Agitating for Faster Cures

  • Medicine & Health
  • 2003

FasterCures, founded in 2003 with funding from the Sumner Redstone Charitable Foundation, Milken Family Foundation, and other donors, is a nonprofit that chips away at practical obstacles that slow medical progress. Its goal is to accelerate the movement of ideas from lab experiment to patient treatment, and its methods aim to link health researchers more closely with philanthropists, policymakers, and business investors. The organization’s annual Partnering for Cures event has become an influential gathering of leaders from medical research, industry, foundations, and policy organizations. In 2007, FasterCures joined with the Robert Wood Johnson Foundation and the Bill & Melinda Gates Foundation to create a Philanthropy Advisory Service that guides donors to smart medical investments. In addition to counseling many private givers the group has influenced decisionmaking at the National Institutes of Health.

One result of FasterCures has been to heighten interest in so-called “orphan diseases” which affect too few victims to attract major interest from either pharmaceutical companies or government agencies. FasterCures and the Philanthropy Advisory Service both offer extensive support for disease-specific philanthropy—from compiling “disease landscape reports” that summarize the latest research efforts, to offering “investment opportunity landscapes” which identify key investigators and paths to treatment for a specific disease.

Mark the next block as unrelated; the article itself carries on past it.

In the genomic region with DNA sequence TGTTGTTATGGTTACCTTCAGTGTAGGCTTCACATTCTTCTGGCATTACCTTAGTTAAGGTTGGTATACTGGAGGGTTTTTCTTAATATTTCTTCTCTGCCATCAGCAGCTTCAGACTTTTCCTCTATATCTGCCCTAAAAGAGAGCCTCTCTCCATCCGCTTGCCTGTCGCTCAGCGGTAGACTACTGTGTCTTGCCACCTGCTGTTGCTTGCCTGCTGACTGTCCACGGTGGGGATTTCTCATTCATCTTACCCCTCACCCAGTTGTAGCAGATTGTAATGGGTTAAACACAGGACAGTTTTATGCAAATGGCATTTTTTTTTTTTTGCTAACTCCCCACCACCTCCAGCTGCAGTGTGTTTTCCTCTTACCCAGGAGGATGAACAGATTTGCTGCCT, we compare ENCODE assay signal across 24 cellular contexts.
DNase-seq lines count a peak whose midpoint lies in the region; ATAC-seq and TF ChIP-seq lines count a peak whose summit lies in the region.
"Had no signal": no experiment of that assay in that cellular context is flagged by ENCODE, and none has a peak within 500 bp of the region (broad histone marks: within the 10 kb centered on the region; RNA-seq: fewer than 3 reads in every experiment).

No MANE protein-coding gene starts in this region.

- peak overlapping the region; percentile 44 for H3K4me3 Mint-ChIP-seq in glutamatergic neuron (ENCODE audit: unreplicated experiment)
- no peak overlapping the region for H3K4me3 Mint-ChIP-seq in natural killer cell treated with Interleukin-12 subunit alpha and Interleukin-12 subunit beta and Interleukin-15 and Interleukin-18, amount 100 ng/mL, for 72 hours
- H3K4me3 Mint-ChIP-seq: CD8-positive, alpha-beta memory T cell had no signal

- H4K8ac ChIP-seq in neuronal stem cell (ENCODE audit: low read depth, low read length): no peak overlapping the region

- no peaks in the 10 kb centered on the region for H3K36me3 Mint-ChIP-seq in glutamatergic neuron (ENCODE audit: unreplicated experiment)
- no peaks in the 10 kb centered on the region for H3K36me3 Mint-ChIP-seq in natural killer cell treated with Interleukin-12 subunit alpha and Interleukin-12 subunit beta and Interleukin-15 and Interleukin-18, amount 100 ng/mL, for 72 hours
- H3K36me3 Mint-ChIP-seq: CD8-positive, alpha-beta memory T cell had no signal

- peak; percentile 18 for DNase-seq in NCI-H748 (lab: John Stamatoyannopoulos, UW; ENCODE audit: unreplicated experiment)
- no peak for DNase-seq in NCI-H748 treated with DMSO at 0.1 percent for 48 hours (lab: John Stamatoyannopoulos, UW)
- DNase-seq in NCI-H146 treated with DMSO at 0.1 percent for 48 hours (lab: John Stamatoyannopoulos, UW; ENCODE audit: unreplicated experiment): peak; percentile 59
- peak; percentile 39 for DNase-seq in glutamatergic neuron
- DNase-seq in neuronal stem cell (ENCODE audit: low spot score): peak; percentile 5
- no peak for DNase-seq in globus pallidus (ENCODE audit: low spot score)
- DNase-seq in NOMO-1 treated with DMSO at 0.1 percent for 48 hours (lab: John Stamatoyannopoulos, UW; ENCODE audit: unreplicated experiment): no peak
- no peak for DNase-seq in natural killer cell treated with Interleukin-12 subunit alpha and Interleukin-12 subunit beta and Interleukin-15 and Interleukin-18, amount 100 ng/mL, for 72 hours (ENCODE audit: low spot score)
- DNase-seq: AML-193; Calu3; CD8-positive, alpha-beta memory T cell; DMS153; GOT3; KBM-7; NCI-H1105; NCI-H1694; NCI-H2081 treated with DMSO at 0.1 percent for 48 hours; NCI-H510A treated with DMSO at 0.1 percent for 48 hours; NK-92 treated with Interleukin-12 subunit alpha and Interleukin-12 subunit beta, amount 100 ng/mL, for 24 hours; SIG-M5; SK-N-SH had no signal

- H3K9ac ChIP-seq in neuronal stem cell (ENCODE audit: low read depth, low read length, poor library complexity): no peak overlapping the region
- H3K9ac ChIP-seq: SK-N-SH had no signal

FasterCures benefited from some of the lessons learned by Michael Milken while funding his Prostate Cancer Foundation (see 1993 entry). A 2004 Fortune magazine cover story entitled “The Man Who Changed Medicine” summarized his approach:

The Milken model, in a nutshell, is to stimulate research by drastically cutting the wait time for grant money, to flood the field with fast cash, to fund therapy-driven ideas rather than basic science, to hold researchers he funds accountable for results, and to demand collaboration across disciplines and among institutions, private industry, and academia.

“Of all the programs we’ve supported over the last generation,” Milken concludes, “the biggest payoff…has come from the awards to young investigators.” His organization funded Lawrence Einhorn, who went on to develop a highly successful chemotherapy regimen for testicular cancer, and Charles Myers, subsequently chief of the clinical pharmacology branch of the National Cancer Institute. They supported Dennis Slamon, who discovered Herceptin, a major advance in the treatment of one type of breast cancer, and Owen Witte, whose subsequent work provided the basis for development of the cancer-inhibiting drug Gleevec. Milken backed Bert Vogelstein, who went on to conduct pathbreaking investigation on the p53 gene, whose mutant form is believed to be involved in more than half of human cancers..